The Nimba

 

The symbol on our logo, the Nimba mask, is a mask of the Baga people, indigenous to Lower Guinea, the region in which lies Kamsar, the city where the Kamsar Petroleum journey began. Sculpted for the first time by the old Ansoumane de Binari, the mask represents the goddess of fertility, D’mba. Ansoumane showed the mask to his people, the Baga people, who welcomed and adopted it as their protector, making it the symbol of their cultural identity.

In 1960, a Nimba mask offered to the President Ahmed Sékou Touré was stolen. The President then spotted this art object exhibited at a Tokyo fair. The mask had won first prize at this international meeting.

KamsarThe Nimba mask is one of the masterpieces of the Paris National Museum of Natural History. This sculpture entered the museum’s collections in 1938 through a donation.

Typically made of ebony wood, it represents a woman’s face. Worn over the shoulders, it solemnly plays a part in ceremonies such as weddings, initiation camps, harvests, dignitary funerals and others, in different areas and periods.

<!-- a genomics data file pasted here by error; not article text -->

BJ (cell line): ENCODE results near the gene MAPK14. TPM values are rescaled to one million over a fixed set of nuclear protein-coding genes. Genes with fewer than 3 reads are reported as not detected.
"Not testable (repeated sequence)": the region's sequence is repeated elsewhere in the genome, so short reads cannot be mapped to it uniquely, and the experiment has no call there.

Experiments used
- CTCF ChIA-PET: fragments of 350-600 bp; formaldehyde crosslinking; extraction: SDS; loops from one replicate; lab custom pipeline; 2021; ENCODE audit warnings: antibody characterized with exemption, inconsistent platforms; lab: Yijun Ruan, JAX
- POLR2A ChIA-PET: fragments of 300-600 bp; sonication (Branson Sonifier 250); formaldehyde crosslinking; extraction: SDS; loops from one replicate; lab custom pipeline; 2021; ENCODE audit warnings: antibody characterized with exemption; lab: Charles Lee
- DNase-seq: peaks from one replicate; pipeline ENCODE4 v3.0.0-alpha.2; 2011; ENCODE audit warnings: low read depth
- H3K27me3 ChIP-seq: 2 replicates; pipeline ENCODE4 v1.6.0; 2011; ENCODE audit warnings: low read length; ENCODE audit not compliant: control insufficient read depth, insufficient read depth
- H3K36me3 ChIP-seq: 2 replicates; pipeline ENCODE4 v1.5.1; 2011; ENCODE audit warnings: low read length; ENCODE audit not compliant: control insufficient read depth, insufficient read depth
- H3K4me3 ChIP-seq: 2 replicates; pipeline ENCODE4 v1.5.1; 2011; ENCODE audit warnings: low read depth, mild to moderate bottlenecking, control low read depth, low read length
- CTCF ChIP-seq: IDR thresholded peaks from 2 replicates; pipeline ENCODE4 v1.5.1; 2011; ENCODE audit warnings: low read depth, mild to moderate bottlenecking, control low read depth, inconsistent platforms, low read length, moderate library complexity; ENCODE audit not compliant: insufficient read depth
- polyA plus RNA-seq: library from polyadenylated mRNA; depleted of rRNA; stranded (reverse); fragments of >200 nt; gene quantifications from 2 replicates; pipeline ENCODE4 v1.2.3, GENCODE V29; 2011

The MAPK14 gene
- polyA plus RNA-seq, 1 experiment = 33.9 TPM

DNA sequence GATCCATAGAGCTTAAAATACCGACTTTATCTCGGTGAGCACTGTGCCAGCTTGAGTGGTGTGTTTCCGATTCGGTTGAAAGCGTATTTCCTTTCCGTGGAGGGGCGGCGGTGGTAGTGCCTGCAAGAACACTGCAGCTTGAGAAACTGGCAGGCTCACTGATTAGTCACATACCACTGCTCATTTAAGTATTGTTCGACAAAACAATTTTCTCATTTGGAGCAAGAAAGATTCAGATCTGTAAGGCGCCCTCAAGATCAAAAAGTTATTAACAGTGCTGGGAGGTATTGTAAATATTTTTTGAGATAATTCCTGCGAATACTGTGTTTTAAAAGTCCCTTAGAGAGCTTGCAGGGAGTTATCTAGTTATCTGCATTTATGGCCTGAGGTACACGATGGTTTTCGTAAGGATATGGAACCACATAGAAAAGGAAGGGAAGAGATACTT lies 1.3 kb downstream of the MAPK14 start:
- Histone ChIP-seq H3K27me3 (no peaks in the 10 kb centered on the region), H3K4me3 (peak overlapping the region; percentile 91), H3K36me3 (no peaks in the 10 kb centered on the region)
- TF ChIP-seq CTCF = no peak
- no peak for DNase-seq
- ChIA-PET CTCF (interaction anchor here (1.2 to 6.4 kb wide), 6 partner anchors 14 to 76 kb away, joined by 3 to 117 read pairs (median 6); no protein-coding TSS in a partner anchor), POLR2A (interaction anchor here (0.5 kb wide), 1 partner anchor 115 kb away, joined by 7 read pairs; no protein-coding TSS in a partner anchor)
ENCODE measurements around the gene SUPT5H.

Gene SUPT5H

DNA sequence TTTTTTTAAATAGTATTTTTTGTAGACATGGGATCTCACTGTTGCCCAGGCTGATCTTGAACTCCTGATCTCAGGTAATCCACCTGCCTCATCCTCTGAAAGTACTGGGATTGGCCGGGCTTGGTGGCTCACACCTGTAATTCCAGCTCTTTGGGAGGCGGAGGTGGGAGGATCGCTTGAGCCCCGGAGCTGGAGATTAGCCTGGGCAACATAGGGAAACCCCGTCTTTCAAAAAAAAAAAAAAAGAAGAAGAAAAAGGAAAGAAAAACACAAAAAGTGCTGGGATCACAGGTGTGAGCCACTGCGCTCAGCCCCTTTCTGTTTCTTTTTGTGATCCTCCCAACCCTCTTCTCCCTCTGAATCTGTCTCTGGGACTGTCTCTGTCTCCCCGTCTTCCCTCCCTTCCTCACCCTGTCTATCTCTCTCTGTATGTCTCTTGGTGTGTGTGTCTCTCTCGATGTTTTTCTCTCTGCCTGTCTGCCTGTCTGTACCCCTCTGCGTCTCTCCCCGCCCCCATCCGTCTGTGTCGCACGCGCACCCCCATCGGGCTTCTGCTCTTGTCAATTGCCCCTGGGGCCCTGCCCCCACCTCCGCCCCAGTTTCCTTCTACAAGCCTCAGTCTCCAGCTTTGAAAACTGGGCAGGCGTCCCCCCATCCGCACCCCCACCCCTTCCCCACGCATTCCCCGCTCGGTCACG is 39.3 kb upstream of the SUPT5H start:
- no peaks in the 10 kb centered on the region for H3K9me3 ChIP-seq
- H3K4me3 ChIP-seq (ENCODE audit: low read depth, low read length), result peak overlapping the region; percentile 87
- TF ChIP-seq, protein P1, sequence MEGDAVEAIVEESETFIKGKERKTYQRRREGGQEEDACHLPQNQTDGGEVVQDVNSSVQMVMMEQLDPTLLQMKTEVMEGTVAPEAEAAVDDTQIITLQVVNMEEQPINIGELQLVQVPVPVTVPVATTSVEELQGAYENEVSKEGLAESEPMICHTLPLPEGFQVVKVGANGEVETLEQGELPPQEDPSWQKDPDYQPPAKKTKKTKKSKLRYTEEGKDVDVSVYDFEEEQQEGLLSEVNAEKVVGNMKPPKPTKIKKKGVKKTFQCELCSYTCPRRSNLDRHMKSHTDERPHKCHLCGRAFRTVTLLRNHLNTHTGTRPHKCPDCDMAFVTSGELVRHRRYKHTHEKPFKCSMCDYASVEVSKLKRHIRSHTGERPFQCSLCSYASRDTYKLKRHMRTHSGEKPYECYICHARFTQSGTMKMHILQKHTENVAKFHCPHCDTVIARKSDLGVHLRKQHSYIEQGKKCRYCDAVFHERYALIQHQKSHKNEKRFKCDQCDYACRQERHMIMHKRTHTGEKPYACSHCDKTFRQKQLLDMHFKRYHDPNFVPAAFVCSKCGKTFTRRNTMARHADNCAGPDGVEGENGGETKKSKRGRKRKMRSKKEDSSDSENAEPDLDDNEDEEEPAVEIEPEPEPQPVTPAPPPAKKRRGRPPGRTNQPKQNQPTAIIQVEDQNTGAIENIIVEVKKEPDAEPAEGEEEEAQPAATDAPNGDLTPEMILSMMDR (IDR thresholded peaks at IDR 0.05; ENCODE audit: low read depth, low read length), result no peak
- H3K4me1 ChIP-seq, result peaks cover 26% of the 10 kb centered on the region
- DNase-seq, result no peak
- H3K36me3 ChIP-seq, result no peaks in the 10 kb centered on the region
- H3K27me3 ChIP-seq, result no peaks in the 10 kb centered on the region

Matisse, Giacometti and Picasso were inspired by this piece after taking an interest in this culture, Picasso received a sculpted model of it in 1925.

The Nimba is today the best known and reproduced national heritage in Guinea. It is used, among others, as a logo by the Republic of Guinea Central Bank. It is also featured on the 5,000 Guinean francs banknote.